Tuesday, September 27, 2011

On shaky ground

Italian seismologists and other experts are defending themselves against charges of manslaughter in a concurrent civil and criminal trial being held right now in Rome. The following 7 defendants have been accused of failing to warn the public in advance of the 6.3-magnitude earthquake that struck on April 6, 2009:
  • Franco Barberi, Head, Serious Risks Commission
  • Enzo Boschi, Former President, National Institute of Geophysics
  • Bernardo De Bernardinis, Former Vice President, Civil Protection Agency's Technical Department (2nd image, on right with his lawyer)
  • Gian Michele Calvi, Director, European Center for Earthquake Engineering
  • Mauro Dolce, Director, Civil Protection Agency's Earthquake Risk Office
  • Claudio Eva, Physicist
  • Giulio Selvaggi, Director, National Earthquake Center
The earthquake killed 308 people and injured 1,500 in L'Aquila. The medieval town was largely reduced to rubble (1st image, an example of the damage), forcing thousands of survivors to live in tent camps or temporary housing for months. A week before the quake, the experts had issued a memo responding to mounting concerns after months of seismic activity in the region. They stated that a major earthquake was unlikely, though not impossible, and reassured residents that there was no need to evacuate.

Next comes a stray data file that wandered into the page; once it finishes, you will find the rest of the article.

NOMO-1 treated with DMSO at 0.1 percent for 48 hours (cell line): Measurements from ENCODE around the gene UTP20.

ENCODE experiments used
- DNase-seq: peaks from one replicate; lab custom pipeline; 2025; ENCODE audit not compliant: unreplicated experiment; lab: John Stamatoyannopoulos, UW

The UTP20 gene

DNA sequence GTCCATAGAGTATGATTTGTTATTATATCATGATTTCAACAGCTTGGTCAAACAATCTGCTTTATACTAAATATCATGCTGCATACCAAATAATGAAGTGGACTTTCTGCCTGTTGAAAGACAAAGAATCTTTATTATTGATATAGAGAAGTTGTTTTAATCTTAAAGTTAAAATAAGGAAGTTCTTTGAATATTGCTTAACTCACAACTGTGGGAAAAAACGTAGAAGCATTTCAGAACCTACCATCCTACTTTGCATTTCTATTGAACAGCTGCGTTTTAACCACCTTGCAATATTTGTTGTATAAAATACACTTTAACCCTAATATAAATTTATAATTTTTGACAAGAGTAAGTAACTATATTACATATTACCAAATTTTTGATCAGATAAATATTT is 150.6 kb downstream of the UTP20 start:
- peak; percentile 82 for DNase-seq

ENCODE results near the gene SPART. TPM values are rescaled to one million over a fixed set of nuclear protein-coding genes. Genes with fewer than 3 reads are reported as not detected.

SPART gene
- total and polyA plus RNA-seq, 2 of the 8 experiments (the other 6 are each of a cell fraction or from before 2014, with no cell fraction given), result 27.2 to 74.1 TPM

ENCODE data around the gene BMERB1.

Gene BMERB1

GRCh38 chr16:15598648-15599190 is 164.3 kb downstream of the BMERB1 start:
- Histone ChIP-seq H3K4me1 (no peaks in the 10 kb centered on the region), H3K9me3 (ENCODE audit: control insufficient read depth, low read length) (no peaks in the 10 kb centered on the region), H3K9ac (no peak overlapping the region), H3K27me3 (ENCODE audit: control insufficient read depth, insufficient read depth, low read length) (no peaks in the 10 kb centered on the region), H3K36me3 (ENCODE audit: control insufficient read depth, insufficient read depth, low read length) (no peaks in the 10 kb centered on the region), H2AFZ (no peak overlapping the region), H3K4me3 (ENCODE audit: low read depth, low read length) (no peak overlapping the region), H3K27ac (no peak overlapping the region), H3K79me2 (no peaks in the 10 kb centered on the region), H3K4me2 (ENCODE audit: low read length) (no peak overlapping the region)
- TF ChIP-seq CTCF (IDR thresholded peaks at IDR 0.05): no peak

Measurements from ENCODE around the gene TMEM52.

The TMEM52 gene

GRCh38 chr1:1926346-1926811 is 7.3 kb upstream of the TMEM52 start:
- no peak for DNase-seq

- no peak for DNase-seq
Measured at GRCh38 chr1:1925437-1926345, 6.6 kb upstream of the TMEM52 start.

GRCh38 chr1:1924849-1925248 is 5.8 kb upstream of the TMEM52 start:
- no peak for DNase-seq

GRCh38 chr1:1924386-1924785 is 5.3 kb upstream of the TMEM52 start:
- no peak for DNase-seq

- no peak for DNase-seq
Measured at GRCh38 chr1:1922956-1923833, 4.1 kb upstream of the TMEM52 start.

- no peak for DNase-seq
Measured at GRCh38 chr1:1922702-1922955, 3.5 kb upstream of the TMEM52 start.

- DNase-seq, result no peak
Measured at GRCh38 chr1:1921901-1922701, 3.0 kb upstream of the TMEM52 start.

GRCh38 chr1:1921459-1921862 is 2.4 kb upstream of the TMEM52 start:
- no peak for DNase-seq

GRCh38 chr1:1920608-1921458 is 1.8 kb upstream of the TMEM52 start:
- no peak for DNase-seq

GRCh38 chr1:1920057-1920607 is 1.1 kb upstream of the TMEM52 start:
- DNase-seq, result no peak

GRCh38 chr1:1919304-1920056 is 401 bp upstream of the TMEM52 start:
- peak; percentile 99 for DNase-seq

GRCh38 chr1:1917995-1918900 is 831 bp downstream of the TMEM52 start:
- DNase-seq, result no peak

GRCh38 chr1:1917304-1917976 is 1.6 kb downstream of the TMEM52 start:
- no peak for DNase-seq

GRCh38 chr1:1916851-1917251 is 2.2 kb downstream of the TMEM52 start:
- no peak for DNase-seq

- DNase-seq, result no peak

The case is being closely watched by seismologists around the globe who insist it's impossible to predict earthquakes and dangerous to suggest otherwise, since seismologists will be discouraged from issuing any advice at all if they fear legal retaliation. Last year, about 5,200 international scientists - seismologists, professors, and researchers - rallied around their Italian colleagues by signing an open letter to Italy's president Giorgio Napolitano. Rick Aster, president of the Seismological Society of America, writes, "Pursuing legal action against members of the seismological community after an earthquake is unprecedented and reflects a misunderstanding of the science of earthquakes." Lawyer for one of the plaintiffs Wania della Vigna counters, "The science is not on trial here...it is a trial to judge if there were responsibilities, mistakes, or incorrect behavior by those scientists who held the meeting in L'Aquila before the earthquake happened."

The city of L'Aquila has requested 50 million ($68 million) in compensation. "I'm afraid that like an earthquake, nothing in this case is predictable," said defense attorney Marcello Milandri.

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